The audit report determined, moreover, that the process used by the CDCR to identify potential SVPs is inefficient and results in DMH being overloaded with unnecessary work.
In 1996, the California legislature enacted the Sex Offender Commitment Program to target a narrow subpopulation of sex offenders – those it believed posed a continuing threat to public safety due to mental disorders that predisposed them to engage in sexually violent criminal behavior. To qualify for civil commitment as an SVP, an offender must have been convicted of a qualifying sex crime and diagnosed with a mental disorder that renders him (or her) likely to engage in sexually violent behavior in the future if not retained in custody and given appropriate treatment.
In 2006, the passage of Jessica’s Law, in addition to imposing strict residency restrictions on sex offenders, added more crimes to the list of sexually violent offenses that qualify an offender for SVP designation. Also under Jessica’s Law, the length of an SVP commitment term, which was formerly two years, has now become indeterminate; an annual evaluation, however, allows for periodic assessment of an SVP’s eligibility for release.
As of May 2011 there were 521 male SVPs and one female SVP committed to California state hospitals; another eight had been granted conditional release and were being treated and supervised by DMH in the community.
The audit report found that CDCR refers all offenders convicted of specified sexual offenses to DMH without considering (as the law requires) whether an offender committed a predatory act or is otherwise likely to be an SVP. Additionally, 45% of the CDCR referrals involved offenders that DMH had previously concluded were not SVPs, despite the fact that the re-referrals had not committed new offenses suggesting that their non-SVP status should be reconsidered. The result, in the auditor’s view, was a significant, unnecessary increase in DMH’s workload.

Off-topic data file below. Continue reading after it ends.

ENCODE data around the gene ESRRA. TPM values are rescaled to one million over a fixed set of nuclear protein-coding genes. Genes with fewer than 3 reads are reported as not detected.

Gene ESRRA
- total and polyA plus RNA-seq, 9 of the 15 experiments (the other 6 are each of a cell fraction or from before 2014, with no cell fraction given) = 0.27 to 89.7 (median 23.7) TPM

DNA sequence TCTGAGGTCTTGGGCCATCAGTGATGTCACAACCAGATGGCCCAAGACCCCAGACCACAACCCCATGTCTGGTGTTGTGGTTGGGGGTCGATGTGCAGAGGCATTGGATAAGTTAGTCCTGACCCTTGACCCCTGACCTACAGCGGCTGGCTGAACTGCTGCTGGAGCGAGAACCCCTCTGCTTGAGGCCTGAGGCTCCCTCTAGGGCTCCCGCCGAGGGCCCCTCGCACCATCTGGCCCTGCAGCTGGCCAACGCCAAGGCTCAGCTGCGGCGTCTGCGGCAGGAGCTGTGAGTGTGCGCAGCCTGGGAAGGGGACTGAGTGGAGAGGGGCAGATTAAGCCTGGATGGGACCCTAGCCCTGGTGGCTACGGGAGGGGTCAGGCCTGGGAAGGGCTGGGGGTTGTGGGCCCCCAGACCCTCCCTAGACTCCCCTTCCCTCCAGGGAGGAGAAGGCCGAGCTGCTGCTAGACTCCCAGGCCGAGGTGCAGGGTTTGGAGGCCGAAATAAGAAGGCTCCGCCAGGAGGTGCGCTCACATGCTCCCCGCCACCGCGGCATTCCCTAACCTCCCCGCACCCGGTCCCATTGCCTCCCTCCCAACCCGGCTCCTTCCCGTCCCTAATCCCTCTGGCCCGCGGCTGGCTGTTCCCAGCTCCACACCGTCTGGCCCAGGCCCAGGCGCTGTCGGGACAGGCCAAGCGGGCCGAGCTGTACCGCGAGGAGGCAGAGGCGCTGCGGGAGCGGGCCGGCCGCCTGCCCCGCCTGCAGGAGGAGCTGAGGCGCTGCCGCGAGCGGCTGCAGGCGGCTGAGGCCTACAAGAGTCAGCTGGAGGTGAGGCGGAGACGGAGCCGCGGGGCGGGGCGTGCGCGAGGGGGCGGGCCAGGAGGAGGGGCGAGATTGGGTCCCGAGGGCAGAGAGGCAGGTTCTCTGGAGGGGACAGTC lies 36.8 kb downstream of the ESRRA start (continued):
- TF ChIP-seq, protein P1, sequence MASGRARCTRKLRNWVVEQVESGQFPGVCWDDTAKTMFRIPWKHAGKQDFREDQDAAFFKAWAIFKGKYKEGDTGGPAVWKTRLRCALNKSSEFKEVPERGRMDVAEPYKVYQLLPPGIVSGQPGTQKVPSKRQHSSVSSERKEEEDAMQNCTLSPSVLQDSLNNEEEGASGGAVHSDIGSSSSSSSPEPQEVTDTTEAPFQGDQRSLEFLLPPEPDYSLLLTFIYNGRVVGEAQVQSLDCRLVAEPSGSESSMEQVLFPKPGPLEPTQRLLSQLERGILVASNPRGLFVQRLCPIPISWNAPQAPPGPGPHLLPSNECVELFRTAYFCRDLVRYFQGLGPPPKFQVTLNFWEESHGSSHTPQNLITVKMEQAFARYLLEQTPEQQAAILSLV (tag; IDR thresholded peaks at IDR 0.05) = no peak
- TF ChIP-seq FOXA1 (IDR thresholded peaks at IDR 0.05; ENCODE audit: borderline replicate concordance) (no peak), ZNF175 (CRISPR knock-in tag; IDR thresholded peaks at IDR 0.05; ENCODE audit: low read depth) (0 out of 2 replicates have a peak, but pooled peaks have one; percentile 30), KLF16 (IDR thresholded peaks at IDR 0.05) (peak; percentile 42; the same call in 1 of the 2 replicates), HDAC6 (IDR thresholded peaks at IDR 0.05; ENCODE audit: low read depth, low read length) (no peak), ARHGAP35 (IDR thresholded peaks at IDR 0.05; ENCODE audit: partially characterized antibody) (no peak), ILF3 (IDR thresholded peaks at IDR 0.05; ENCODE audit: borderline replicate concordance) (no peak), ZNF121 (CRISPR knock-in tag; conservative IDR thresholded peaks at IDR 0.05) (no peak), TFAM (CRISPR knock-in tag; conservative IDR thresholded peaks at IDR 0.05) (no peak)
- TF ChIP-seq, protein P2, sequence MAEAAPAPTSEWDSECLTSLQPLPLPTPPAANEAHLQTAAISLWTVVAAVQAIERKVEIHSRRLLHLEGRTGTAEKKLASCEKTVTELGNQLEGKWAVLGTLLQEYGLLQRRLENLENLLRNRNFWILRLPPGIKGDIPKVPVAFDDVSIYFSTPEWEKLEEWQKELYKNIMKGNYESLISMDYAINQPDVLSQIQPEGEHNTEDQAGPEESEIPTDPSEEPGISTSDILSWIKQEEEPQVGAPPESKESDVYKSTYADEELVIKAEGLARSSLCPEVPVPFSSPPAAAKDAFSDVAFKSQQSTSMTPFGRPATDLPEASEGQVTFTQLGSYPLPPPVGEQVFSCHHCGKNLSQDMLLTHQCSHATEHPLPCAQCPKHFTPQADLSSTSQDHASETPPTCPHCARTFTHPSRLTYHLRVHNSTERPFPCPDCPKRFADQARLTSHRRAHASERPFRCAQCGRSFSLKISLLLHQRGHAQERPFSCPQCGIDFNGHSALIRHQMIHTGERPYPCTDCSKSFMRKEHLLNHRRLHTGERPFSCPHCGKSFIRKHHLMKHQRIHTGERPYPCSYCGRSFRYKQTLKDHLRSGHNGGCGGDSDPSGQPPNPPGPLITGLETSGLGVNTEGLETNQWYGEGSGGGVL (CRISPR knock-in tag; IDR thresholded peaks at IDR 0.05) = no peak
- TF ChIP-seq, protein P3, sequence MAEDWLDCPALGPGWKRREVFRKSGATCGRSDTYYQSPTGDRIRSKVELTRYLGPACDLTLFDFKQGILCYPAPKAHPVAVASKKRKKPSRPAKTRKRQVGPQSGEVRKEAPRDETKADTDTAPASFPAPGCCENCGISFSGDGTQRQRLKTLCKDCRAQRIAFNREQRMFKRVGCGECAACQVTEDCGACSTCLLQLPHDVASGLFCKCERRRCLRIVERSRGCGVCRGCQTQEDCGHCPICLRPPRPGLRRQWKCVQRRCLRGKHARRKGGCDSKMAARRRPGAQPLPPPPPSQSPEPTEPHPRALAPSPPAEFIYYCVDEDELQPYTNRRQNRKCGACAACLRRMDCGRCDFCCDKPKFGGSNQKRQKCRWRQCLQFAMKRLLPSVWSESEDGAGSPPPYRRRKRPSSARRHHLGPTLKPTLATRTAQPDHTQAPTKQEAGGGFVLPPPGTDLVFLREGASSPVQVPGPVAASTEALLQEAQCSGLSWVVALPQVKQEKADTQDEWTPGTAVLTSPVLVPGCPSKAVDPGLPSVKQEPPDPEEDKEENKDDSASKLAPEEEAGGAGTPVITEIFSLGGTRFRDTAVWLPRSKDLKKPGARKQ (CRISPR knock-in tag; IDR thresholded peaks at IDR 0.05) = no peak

Responding to the implicit criticism that CDCR referred more sex offenders to DMH for SVP evaluation than the law intended, CDCR Undersecretary for Operations Scott Kernan said the department would “always err on the side of caution in regards to public safety when making sex offender referrals” to DMH.
The audit further found that, while the number of SVP referrals DMH received dramatically increased from 1,850 in 2006 to 8,871 in 2007, the first full year that Jessica’s Law was in effect, and then declined somewhat to 6,675 in 2009, DMH recommended about the same number of cases for SVP commitment proceedings in 2009 (50) as it did in 2005, before Jessica’s Law was enacted. Additionally, the report found that since 2005 the number of sex offenders committed as SVPs had declined, both as a percentage of all referrals (dipping below 1% in every year since 2007) and as a percentage of DMH’s commitment recommendations (averaging just 20% between 2005 and 2010).
The audit report also determined that while 59% of the 13,512 offenders who had been referred for SVP evaluation between 2005 and 2010 but did not meet SVP criteria later violated the conditions of their parole, only 133 were convicted of a new felony, and, of those, only one was convicted of a sexually violent offense.
“Although higher numbers of offenders were subsequently convicted of felonies that were not sexually violent offenses, even those numbers were relatively low,” the report concluded.
Sources: California State Auditor, Sex Offender Commitment Program, Report 2010-116 (July 2011); Los Angeles Times
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